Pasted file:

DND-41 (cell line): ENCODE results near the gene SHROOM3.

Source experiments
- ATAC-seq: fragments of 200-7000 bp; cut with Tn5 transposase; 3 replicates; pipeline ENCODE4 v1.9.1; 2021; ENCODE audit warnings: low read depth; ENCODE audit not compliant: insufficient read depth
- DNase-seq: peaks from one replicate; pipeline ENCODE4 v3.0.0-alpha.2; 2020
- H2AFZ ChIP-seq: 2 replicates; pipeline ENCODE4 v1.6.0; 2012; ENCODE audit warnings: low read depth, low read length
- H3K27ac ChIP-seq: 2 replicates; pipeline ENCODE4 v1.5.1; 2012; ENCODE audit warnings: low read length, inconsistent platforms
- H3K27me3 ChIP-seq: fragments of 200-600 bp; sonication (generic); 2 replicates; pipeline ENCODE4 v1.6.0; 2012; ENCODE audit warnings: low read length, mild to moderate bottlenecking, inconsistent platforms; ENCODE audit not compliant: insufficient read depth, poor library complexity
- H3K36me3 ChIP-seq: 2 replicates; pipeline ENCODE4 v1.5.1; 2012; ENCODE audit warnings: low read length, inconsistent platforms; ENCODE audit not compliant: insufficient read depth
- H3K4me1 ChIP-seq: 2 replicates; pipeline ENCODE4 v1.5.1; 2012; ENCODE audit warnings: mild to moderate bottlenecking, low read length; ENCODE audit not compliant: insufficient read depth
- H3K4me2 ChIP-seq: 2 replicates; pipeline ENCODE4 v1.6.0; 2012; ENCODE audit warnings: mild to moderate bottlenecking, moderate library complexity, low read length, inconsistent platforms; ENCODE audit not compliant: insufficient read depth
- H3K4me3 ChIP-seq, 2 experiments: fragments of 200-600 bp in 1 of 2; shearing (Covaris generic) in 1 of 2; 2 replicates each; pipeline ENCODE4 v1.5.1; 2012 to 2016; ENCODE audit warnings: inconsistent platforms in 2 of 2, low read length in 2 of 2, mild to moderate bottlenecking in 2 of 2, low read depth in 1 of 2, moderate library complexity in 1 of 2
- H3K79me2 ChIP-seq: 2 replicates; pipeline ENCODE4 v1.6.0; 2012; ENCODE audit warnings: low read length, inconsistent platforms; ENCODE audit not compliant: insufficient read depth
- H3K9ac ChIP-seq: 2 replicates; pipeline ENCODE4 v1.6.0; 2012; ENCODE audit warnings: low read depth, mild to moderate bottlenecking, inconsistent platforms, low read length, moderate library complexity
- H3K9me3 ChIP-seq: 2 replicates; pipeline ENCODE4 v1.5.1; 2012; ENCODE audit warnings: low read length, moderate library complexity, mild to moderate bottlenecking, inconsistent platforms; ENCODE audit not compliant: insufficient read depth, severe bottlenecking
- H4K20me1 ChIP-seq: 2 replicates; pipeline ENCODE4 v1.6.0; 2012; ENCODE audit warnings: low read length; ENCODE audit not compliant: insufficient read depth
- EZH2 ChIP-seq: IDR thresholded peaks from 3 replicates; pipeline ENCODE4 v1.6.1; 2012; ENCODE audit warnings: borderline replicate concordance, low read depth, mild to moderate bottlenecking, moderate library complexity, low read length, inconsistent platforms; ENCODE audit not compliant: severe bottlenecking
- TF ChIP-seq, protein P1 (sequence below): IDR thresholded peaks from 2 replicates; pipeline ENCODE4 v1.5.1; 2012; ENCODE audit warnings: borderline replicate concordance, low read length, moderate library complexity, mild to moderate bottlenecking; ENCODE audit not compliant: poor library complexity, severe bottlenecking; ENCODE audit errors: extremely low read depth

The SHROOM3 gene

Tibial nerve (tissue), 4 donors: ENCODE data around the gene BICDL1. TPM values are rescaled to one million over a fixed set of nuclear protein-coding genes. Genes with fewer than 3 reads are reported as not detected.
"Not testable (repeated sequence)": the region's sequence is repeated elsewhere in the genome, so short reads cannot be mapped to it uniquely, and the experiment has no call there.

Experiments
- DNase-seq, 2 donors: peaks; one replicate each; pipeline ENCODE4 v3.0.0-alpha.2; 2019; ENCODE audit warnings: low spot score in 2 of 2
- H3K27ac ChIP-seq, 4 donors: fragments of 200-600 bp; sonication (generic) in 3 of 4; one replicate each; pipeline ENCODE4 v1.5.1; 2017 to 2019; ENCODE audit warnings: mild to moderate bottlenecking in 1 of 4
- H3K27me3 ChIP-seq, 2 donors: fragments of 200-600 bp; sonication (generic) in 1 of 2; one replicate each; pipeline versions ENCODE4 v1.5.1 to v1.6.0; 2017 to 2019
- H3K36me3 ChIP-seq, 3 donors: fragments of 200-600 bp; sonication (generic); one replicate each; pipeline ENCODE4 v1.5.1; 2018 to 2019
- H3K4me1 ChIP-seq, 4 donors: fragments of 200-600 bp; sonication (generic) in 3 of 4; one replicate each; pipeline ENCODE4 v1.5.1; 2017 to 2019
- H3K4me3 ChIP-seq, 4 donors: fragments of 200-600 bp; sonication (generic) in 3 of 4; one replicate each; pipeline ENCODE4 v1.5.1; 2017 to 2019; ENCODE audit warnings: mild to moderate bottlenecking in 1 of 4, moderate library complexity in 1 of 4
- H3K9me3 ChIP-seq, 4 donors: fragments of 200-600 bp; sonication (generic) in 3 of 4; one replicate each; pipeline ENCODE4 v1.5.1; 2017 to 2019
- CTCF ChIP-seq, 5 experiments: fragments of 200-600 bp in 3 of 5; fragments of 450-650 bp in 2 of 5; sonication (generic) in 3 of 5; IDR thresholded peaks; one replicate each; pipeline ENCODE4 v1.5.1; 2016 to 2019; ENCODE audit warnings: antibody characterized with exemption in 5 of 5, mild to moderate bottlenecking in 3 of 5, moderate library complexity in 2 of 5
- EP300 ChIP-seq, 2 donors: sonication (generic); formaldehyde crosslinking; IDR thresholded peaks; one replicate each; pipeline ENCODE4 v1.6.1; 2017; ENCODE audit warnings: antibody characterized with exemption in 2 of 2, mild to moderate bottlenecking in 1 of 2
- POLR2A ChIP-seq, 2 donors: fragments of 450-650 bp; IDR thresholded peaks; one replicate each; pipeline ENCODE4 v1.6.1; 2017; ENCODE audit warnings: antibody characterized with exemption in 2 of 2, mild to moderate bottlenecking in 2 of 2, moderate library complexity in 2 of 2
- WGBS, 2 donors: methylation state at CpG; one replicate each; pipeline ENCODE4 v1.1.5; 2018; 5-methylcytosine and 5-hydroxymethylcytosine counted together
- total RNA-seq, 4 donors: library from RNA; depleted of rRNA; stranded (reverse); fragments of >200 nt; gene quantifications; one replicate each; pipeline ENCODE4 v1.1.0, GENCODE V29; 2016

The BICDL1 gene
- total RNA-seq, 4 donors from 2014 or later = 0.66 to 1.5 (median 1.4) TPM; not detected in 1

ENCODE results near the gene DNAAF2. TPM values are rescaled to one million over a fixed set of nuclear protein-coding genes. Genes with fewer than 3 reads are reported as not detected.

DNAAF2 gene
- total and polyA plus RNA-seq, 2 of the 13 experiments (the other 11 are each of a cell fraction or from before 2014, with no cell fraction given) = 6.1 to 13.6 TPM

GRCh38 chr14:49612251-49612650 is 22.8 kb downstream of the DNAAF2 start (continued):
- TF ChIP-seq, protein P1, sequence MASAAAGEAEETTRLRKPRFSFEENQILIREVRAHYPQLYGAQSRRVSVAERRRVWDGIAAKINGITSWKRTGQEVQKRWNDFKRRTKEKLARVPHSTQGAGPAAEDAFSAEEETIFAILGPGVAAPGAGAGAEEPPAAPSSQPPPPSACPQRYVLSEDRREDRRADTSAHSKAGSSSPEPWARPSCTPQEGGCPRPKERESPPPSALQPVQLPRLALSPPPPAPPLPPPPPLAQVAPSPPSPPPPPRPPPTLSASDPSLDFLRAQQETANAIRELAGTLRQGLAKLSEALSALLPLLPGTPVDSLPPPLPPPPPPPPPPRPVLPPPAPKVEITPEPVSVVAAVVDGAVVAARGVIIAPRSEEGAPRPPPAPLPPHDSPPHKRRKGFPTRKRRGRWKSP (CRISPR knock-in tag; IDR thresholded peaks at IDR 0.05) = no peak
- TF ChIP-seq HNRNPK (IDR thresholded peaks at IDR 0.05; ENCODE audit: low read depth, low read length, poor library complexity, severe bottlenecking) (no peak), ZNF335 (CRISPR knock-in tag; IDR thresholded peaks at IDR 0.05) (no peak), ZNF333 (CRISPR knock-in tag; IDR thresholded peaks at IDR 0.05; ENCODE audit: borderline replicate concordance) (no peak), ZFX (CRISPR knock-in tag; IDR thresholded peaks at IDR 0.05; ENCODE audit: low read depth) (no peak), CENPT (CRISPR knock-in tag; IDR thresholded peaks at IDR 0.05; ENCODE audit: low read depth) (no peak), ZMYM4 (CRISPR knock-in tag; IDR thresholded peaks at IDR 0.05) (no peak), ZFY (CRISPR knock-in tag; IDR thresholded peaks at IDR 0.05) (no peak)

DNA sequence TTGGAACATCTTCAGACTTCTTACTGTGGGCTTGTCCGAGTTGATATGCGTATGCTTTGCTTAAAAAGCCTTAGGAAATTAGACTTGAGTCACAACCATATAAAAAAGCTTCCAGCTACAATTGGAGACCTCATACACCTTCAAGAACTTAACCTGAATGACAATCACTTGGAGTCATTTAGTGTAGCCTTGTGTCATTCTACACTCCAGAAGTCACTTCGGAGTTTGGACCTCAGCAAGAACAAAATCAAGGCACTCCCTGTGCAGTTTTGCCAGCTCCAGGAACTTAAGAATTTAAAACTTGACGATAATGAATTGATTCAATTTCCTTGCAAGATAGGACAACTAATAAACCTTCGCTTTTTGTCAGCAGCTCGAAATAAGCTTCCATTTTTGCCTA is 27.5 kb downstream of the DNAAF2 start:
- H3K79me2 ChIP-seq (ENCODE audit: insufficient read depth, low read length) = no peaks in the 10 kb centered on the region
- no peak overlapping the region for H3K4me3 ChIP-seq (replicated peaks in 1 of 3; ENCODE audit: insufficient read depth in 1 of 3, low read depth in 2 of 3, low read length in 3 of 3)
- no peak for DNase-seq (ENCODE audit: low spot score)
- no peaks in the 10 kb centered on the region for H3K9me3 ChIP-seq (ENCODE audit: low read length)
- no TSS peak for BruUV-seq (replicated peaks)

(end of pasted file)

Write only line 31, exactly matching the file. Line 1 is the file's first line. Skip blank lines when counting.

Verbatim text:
- POLR2A ChIP-seq, 2 donors: fragments of 450-650 bp; IDR thresholded peaks; one replicate each; pipeline ENCODE4 v1.6.1; 2017; ENCODE audit warnings: antibody characterized with exemption in 2 of 2, mild to moderate bottlenecking in 2 of 2, moderate library complexity in 2 of 2